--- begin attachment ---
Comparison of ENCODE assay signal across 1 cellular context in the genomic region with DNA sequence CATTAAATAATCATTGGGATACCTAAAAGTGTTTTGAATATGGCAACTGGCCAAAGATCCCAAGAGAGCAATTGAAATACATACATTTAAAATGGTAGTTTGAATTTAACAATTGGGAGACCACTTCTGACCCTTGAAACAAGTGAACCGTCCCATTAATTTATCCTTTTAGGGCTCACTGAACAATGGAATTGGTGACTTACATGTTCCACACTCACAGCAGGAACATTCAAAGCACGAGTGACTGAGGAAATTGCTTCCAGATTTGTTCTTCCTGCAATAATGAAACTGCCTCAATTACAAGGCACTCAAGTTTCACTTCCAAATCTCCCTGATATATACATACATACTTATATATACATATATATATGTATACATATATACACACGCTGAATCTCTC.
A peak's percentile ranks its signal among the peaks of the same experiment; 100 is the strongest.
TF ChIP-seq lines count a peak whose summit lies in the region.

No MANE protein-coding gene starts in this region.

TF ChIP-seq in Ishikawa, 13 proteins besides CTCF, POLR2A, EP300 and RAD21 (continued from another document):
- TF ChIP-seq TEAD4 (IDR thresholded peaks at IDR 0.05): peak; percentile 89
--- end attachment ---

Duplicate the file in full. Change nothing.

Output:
Comparison of ENCODE assay signal across 1 cellular context in the genomic region with DNA sequence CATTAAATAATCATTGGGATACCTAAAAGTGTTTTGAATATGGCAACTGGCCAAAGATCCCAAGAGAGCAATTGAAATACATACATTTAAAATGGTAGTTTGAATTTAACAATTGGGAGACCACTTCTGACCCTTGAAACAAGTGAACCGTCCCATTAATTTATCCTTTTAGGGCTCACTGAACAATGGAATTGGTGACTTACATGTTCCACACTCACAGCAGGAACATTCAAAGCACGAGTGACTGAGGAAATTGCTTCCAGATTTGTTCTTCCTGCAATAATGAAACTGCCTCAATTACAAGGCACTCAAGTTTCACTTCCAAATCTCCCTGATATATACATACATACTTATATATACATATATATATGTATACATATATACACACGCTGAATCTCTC.
A peak's percentile ranks its signal among the peaks of the same experiment; 100 is the strongest.
TF ChIP-seq lines count a peak whose summit lies in the region.

No MANE protein-coding gene starts in this region.

TF ChIP-seq in Ishikawa, 13 proteins besides CTCF, POLR2A, EP300 and RAD21 (continued from another document):
- TF ChIP-seq TEAD4 (IDR thresholded peaks at IDR 0.05): peak; percentile 89